Another way to spontaneously create music is to take a keyboard, guitar, or other chord instrument, choose a simple harmonic progression, and then activate each harmony with as inventive a figuration as you can create. Few things are as energizing and enjoyable as riffing freely on a chord progression. You can explore figurations that are metered or unmetered, structured or atmospheric, simple or complex. You can create figurations within a narrow range or those that expand to include the entire range of the instrument. Playing with contrasting registers, dynamics, articulations, embellishing tones, rhythms, harmonic durations, and other effects are all on the table in this activity. As always, work to integrate your ear, mind, and body by letting your ear guide the creative act as much as possible. Listen ahead, and try to anticipate and prepare harmonic changes.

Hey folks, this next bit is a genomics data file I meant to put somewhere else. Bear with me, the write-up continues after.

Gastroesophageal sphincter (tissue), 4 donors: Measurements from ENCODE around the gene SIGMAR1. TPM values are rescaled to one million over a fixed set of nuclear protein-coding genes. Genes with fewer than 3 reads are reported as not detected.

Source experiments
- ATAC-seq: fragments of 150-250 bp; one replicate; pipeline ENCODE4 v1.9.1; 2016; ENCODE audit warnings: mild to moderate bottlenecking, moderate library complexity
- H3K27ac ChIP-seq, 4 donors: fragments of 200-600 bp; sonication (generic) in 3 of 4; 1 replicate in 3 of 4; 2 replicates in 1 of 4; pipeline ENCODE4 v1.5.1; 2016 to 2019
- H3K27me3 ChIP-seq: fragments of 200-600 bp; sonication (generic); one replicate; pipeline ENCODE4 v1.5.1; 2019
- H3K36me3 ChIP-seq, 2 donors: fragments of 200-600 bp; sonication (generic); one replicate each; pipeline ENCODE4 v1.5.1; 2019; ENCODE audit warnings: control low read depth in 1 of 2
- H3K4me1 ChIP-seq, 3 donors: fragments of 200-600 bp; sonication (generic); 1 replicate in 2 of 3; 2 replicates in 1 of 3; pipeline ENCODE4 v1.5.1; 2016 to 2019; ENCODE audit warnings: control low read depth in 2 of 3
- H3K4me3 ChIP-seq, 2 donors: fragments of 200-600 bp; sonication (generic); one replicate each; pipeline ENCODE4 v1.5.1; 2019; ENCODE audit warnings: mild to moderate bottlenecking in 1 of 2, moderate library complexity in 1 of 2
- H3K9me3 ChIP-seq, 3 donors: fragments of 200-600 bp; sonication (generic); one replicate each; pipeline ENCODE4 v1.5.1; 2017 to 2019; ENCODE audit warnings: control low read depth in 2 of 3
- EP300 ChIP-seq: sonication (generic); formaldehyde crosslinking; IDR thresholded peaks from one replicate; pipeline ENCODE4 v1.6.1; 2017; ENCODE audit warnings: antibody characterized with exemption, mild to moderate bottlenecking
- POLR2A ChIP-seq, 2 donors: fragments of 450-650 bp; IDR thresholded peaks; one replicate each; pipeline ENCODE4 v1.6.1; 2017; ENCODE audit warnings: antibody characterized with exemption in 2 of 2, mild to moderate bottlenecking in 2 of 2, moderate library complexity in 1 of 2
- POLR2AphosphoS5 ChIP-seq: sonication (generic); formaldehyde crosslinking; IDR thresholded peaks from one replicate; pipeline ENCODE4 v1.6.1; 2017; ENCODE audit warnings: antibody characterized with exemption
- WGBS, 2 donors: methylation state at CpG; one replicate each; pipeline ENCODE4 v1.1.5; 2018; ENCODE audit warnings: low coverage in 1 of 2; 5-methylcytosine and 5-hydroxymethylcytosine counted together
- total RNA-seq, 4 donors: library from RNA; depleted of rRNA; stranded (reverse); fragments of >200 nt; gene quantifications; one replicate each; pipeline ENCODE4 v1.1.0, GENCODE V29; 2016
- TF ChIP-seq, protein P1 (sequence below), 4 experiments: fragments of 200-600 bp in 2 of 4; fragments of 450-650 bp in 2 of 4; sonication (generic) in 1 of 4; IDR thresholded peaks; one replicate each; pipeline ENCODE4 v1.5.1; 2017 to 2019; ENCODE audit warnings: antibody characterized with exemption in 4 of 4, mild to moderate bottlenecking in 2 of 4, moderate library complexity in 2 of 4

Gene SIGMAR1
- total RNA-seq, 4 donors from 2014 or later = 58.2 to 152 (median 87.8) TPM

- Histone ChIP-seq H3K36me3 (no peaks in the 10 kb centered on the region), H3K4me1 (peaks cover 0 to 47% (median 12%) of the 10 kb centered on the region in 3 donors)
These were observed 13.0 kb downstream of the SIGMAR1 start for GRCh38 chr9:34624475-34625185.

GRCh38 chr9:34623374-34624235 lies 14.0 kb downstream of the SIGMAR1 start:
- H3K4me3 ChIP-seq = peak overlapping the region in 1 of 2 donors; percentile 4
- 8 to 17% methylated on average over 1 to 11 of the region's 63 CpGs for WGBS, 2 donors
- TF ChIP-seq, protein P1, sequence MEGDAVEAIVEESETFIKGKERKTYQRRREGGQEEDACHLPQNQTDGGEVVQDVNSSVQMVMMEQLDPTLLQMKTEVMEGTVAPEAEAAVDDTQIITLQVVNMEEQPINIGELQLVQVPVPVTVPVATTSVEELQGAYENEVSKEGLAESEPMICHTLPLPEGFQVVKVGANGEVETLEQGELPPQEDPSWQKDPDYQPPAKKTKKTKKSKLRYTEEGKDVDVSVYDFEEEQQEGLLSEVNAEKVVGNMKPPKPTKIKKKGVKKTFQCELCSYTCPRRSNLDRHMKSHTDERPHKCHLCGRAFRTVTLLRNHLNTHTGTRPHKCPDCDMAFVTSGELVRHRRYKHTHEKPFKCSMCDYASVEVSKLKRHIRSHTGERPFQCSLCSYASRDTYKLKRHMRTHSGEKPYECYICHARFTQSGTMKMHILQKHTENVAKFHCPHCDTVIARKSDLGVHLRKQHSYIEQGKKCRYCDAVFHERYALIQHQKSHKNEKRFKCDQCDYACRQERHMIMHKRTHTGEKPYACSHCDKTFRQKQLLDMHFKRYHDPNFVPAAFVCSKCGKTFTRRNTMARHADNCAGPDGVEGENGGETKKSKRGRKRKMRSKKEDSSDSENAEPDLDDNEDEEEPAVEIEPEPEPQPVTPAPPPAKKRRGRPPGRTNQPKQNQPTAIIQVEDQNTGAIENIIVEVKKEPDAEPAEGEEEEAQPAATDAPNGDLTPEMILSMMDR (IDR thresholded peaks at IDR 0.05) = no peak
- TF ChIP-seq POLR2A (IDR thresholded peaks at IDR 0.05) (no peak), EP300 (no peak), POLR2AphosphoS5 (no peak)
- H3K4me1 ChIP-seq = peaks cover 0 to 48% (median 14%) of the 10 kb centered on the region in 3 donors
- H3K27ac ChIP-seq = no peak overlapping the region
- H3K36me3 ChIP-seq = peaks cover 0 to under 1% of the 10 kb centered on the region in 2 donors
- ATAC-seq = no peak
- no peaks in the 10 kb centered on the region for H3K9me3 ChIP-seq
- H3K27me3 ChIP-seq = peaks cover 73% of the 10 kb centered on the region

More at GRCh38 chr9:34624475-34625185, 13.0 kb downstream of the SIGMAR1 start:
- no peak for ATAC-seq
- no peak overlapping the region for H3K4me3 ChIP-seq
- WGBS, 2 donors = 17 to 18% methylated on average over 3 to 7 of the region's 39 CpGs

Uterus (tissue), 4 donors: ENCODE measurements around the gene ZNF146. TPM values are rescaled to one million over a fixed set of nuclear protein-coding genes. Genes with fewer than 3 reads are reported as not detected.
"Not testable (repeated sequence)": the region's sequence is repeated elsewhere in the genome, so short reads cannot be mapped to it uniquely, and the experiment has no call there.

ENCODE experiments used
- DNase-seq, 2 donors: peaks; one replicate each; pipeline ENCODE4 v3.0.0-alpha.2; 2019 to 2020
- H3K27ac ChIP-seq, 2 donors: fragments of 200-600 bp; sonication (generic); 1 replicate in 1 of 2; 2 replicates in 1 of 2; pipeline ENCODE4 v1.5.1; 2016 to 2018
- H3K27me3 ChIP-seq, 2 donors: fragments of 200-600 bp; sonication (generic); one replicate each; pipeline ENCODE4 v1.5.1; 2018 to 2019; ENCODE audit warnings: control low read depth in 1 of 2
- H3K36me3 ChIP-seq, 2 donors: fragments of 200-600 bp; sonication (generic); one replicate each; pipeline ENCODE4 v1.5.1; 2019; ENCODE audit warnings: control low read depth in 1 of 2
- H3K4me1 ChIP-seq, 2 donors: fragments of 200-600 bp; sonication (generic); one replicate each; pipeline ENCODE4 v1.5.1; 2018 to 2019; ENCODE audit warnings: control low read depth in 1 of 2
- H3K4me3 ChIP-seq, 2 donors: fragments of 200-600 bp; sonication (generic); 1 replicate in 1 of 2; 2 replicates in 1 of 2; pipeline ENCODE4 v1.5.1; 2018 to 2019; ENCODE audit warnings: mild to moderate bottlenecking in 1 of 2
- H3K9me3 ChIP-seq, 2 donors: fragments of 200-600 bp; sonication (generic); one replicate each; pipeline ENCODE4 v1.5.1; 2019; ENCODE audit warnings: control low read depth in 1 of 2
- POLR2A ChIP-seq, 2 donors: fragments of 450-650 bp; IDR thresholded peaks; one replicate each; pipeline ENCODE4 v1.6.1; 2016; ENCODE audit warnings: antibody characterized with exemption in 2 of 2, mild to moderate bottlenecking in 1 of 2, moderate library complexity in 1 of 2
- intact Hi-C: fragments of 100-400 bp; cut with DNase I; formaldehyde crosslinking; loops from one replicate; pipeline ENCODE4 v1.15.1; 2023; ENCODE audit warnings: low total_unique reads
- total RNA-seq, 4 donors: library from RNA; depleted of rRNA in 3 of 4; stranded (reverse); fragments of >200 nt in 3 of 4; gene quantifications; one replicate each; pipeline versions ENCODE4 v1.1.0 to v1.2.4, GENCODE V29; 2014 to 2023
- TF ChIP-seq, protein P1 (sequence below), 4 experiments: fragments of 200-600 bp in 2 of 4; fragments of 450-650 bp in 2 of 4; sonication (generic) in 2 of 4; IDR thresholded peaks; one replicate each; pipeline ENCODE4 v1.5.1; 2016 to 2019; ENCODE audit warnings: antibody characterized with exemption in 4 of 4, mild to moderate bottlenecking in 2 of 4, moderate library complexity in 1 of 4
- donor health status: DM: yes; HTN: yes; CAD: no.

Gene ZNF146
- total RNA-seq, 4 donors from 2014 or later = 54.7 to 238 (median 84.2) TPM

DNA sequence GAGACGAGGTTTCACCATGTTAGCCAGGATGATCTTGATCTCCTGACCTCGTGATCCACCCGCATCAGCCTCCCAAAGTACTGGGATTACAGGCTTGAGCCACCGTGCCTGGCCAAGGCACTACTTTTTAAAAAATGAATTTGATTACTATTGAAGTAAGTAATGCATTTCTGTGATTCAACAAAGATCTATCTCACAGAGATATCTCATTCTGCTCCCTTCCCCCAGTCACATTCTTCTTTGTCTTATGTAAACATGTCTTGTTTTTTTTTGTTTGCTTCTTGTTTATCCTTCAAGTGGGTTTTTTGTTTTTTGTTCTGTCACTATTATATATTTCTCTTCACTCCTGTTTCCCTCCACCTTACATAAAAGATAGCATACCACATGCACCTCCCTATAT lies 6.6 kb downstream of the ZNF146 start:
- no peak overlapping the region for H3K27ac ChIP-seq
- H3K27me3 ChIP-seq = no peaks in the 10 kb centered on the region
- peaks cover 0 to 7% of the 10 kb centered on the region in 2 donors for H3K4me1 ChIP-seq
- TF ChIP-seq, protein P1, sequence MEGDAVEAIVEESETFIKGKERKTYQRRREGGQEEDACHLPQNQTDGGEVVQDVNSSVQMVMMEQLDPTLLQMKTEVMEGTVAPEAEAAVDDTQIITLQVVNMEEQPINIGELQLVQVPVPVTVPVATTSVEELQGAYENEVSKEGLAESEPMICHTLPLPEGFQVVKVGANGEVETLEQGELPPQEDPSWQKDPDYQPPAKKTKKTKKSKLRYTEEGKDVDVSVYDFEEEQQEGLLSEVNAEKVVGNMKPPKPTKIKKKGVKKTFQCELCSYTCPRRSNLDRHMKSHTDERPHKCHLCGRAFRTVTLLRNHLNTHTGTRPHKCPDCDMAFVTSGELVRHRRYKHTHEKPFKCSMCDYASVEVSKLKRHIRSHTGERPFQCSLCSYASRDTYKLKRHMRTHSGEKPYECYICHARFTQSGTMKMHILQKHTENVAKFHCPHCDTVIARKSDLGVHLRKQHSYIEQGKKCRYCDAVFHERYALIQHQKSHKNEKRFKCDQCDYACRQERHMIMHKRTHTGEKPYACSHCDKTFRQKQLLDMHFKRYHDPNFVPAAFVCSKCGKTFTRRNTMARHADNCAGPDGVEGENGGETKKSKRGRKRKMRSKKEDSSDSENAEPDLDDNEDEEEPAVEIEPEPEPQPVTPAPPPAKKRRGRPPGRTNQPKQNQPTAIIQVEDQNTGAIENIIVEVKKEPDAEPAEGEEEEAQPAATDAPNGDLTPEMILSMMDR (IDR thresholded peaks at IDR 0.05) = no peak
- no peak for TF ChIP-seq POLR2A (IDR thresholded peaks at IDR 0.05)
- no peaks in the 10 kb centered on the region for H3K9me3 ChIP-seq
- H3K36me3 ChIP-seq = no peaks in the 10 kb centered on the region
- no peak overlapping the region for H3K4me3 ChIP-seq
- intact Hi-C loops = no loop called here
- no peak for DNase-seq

Goal: Freely improvise patterns and other figurations on a chord instrument.
Requirement: A keyboard, guitar, or other chord instrument
- Choose a simple chord progression two to four chords in length. Some good patterns to start with include: I–IV (one-chord to four-chord), I–V (one-chord to five-chord), I–IV–V (one-chord to four-chord to five-chord), or I–V–vi–IV (one-chord to five-chord to six-chord to four-chord). The last progression is used in numerous popular songs.
- Make some preliminary decisions about how you want your improvisation to sound. Decide the key, meter (or if it will be ametric), tempo, register, rhythmic groove (if applicable), and the intended duration of each harmony.
- Begin improvising over your chord progression. Play through the harmonic pattern five to ten times to get comfortable with the pattern, voice leading, and the feel of the pattern in your body.
- As you improvise try manipulating one or more elements to change the feel of your improvisation.